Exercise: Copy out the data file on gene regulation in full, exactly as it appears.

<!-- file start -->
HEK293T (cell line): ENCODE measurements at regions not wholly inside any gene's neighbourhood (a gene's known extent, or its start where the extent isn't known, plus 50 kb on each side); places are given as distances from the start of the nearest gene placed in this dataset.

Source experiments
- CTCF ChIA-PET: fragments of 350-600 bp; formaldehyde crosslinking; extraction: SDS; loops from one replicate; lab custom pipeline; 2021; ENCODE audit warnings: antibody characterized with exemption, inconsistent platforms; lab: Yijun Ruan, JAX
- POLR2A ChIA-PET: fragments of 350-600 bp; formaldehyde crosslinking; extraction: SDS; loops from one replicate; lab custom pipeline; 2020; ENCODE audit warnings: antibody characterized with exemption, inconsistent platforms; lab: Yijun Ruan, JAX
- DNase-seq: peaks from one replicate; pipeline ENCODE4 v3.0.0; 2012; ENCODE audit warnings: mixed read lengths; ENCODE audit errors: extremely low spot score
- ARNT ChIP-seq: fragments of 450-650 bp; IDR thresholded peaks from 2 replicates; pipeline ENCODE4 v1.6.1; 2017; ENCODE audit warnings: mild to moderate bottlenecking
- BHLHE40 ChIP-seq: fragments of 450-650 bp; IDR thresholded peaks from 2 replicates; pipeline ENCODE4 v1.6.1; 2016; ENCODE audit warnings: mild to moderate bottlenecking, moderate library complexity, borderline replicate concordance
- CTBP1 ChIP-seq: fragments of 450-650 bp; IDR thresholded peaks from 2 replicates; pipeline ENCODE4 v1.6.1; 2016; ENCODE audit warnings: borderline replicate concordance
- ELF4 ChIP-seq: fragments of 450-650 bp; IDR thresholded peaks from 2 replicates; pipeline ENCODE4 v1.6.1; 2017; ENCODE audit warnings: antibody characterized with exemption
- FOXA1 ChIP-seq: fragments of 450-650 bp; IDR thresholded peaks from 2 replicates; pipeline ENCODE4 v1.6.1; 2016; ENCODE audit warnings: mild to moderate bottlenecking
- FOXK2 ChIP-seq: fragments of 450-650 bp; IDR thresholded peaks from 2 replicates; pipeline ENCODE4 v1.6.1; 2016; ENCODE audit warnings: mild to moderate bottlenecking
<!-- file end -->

HEK293T (cell line): ENCODE measurements at regions not wholly inside any gene's neighbourhood (a gene's known extent, or its start where the extent isn't known, plus 50 kb on each side); places are given as distances from the start of the nearest gene placed in this dataset.

Source experiments
- CTCF ChIA-PET: fragments of 350-600 bp; formaldehyde crosslinking; extraction: SDS; loops from one replicate; lab custom pipeline; 2021; ENCODE audit warnings: antibody characterized with exemption, inconsistent platforms; lab: Yijun Ruan, JAX
- POLR2A ChIA-PET: fragments of 350-600 bp; formaldehyde crosslinking; extraction: SDS; loops from one replicate; lab custom pipeline; 2020; ENCODE audit warnings: antibody characterized with exemption, inconsistent platforms; lab: Yijun Ruan, JAX
- DNase-seq: peaks from one replicate; pipeline ENCODE4 v3.0.0; 2012; ENCODE audit warnings: mixed read lengths; ENCODE audit errors: extremely low spot score
- ARNT ChIP-seq: fragments of 450-650 bp; IDR thresholded peaks from 2 replicates; pipeline ENCODE4 v1.6.1; 2017; ENCODE audit warnings: mild to moderate bottlenecking
- BHLHE40 ChIP-seq: fragments of 450-650 bp; IDR thresholded peaks from 2 replicates; pipeline ENCODE4 v1.6.1; 2016; ENCODE audit warnings: mild to moderate bottlenecking, moderate library complexity, borderline replicate concordance
- CTBP1 ChIP-seq: fragments of 450-650 bp; IDR thresholded peaks from 2 replicates; pipeline ENCODE4 v1.6.1; 2016; ENCODE audit warnings: borderline replicate concordance
- ELF4 ChIP-seq: fragments of 450-650 bp; IDR thresholded peaks from 2 replicates; pipeline ENCODE4 v1.6.1; 2017; ENCODE audit warnings: antibody characterized with exemption
- FOXA1 ChIP-seq: fragments of 450-650 bp; IDR thresholded peaks from 2 replicates; pipeline ENCODE4 v1.6.1; 2016; ENCODE audit warnings: mild to moderate bottlenecking
- FOXK2 ChIP-seq: fragments of 450-650 bp; IDR thresholded peaks from 2 replicates; pipeline ENCODE4 v1.6.1; 2016; ENCODE audit warnings: mild to moderate bottlenecking